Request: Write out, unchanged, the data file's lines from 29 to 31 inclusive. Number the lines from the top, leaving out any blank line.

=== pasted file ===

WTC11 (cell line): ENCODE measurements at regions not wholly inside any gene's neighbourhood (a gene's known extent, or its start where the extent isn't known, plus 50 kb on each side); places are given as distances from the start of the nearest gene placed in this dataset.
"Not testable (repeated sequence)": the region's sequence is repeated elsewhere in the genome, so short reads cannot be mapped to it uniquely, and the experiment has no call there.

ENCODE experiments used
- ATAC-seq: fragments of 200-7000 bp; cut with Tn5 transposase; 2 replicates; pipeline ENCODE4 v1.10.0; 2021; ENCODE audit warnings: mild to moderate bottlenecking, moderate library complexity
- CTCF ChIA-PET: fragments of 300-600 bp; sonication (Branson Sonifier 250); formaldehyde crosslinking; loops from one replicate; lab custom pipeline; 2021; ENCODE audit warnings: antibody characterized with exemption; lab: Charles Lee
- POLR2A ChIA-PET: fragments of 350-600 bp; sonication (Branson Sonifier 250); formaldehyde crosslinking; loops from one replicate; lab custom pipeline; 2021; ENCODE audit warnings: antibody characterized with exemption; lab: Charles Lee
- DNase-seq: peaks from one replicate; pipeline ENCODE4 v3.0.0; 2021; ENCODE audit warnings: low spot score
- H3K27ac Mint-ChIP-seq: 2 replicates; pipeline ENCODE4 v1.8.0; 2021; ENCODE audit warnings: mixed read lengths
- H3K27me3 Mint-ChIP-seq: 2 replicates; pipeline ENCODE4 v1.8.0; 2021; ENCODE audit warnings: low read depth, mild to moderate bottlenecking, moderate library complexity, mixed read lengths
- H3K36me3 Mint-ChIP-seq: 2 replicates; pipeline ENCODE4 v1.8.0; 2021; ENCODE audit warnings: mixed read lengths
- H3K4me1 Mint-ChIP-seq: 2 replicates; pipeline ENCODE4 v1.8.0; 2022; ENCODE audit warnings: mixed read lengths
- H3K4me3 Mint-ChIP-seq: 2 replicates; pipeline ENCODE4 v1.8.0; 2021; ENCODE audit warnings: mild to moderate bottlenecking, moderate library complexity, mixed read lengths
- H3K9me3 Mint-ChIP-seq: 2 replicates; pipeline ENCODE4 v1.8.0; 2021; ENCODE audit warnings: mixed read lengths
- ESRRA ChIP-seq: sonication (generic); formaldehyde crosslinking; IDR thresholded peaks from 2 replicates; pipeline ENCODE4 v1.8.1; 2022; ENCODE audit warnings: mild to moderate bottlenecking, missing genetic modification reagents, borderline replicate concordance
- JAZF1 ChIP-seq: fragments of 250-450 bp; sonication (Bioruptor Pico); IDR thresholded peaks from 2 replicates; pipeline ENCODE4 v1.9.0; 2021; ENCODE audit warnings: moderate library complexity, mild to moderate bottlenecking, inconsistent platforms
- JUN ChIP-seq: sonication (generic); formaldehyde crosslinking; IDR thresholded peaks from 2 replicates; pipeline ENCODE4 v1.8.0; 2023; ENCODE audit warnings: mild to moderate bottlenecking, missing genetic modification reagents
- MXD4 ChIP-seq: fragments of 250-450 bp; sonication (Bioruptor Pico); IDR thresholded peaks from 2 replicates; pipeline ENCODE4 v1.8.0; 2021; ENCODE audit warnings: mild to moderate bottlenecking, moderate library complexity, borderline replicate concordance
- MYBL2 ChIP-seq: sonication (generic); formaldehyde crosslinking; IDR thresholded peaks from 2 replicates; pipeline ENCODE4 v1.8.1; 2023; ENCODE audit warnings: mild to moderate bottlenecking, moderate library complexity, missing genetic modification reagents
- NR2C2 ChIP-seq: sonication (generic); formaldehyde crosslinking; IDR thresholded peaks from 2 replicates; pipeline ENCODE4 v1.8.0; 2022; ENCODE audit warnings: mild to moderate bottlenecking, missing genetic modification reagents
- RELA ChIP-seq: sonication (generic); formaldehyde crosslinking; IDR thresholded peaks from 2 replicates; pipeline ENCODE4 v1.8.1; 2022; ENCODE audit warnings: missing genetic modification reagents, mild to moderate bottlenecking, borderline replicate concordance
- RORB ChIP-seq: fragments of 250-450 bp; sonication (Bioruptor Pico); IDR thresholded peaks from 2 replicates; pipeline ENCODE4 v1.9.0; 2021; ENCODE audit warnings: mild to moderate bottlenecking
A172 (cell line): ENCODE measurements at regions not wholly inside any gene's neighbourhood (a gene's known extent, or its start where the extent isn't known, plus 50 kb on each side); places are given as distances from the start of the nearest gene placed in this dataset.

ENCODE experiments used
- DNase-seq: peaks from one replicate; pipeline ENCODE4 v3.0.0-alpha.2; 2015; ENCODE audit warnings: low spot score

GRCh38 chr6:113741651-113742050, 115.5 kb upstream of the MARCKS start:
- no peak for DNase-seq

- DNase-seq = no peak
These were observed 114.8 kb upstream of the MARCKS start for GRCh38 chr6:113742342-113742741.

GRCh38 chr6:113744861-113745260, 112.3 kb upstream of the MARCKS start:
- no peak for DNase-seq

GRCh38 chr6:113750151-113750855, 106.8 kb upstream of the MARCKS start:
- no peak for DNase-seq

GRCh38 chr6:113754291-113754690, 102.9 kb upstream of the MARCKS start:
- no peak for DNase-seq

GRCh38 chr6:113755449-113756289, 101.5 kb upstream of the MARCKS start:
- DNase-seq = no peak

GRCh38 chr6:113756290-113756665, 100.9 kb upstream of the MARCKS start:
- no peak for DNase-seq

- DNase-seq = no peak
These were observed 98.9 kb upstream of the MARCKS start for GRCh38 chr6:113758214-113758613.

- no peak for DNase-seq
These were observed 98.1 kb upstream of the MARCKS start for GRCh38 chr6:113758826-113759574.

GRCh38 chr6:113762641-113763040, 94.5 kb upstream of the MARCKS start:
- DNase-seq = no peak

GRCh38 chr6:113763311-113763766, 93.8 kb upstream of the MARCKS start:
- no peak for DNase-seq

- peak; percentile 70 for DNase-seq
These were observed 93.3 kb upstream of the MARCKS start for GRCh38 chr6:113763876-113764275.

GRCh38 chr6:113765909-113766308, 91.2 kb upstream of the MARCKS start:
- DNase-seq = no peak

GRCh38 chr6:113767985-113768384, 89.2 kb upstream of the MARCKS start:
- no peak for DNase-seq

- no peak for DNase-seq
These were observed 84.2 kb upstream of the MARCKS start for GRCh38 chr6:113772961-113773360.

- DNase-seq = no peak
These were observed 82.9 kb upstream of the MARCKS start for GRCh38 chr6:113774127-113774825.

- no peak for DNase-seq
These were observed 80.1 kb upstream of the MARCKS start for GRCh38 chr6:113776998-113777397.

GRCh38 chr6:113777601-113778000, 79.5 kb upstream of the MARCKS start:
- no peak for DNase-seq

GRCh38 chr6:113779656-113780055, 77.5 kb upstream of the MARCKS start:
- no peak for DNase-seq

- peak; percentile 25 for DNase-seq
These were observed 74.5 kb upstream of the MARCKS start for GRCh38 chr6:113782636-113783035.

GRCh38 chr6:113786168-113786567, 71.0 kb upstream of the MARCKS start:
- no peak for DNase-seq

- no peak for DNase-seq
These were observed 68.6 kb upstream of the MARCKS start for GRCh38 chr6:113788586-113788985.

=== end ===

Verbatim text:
GRCh38 chr6:113744861-113745260, 112.3 kb upstream of the MARCKS start:
- no peak for DNase-seq

GRCh38 chr6:113750151-113750855, 106.8 kb upstream of the MARCKS start: